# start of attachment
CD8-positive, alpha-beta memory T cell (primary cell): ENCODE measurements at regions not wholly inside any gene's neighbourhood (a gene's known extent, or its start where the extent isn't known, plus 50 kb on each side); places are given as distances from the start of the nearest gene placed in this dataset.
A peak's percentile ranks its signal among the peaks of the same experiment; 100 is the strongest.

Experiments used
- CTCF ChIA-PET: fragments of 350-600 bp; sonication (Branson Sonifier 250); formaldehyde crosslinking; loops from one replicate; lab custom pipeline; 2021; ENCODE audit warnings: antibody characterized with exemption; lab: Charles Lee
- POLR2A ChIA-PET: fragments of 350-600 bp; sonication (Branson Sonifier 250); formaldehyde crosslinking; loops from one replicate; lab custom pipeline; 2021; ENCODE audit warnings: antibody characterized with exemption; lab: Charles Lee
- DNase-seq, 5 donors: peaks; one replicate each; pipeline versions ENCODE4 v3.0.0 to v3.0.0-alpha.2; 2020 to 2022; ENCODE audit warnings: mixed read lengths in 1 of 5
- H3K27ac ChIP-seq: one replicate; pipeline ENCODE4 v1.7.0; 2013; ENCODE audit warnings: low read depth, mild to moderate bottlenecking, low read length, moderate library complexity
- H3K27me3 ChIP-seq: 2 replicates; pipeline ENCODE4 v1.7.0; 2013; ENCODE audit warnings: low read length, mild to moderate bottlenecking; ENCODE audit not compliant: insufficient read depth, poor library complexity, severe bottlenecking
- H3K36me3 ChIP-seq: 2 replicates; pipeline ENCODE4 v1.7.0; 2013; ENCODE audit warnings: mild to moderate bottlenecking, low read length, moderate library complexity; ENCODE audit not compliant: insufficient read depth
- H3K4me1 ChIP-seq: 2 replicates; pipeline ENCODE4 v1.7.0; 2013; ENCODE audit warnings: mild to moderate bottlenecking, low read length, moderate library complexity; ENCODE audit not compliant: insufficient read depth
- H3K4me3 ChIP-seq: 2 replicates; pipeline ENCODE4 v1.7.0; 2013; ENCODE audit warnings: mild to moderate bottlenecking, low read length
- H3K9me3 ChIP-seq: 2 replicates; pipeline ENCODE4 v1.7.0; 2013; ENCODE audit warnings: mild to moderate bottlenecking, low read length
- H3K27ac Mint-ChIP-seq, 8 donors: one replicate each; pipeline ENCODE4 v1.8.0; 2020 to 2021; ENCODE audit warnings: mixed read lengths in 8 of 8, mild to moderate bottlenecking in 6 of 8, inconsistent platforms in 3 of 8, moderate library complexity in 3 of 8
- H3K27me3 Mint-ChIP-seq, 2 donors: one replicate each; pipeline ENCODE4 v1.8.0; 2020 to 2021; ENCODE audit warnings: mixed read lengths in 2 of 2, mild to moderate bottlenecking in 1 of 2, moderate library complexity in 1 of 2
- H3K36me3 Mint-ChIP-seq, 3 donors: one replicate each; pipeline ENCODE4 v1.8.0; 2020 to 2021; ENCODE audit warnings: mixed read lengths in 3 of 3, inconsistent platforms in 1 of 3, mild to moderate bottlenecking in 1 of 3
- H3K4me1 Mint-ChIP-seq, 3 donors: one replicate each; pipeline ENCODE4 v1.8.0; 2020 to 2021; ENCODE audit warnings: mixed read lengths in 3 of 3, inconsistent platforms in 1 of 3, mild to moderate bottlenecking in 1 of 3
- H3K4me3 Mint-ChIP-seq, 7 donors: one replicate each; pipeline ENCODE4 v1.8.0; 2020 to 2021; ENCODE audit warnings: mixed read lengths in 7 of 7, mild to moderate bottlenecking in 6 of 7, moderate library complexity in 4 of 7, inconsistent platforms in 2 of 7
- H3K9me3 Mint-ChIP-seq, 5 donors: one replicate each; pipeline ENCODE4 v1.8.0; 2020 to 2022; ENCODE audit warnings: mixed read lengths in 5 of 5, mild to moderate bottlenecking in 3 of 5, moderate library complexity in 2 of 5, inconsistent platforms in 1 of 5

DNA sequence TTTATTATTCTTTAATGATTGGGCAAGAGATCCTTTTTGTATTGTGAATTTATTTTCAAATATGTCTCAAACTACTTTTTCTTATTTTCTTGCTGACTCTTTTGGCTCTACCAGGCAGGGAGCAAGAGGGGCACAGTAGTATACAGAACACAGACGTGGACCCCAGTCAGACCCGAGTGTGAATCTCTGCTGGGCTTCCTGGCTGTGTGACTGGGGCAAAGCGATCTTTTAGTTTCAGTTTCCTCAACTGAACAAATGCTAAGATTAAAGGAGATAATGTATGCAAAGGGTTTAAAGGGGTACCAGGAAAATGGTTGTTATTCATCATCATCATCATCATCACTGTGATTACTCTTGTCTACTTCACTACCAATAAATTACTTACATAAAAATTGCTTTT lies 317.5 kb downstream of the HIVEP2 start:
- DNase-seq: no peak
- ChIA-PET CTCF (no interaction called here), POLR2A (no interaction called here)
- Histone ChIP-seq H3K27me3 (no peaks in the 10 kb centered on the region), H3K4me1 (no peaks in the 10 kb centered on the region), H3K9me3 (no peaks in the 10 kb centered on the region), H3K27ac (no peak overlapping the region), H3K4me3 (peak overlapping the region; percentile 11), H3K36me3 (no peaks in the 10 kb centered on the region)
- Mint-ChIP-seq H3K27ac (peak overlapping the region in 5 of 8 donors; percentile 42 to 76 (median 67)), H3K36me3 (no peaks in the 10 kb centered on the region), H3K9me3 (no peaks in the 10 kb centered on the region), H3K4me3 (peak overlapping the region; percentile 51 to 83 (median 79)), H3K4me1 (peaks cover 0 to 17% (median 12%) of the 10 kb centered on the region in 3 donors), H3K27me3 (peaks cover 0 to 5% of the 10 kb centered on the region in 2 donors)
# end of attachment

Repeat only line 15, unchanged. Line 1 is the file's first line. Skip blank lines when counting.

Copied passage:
- H3K36me3 Mint-ChIP-seq, 3 donors: one replicate each; pipeline ENCODE4 v1.8.0; 2020 to 2021; ENCODE audit warnings: mixed read lengths in 3 of 3, inconsistent platforms in 1 of 3, mild to moderate bottlenecking in 1 of 3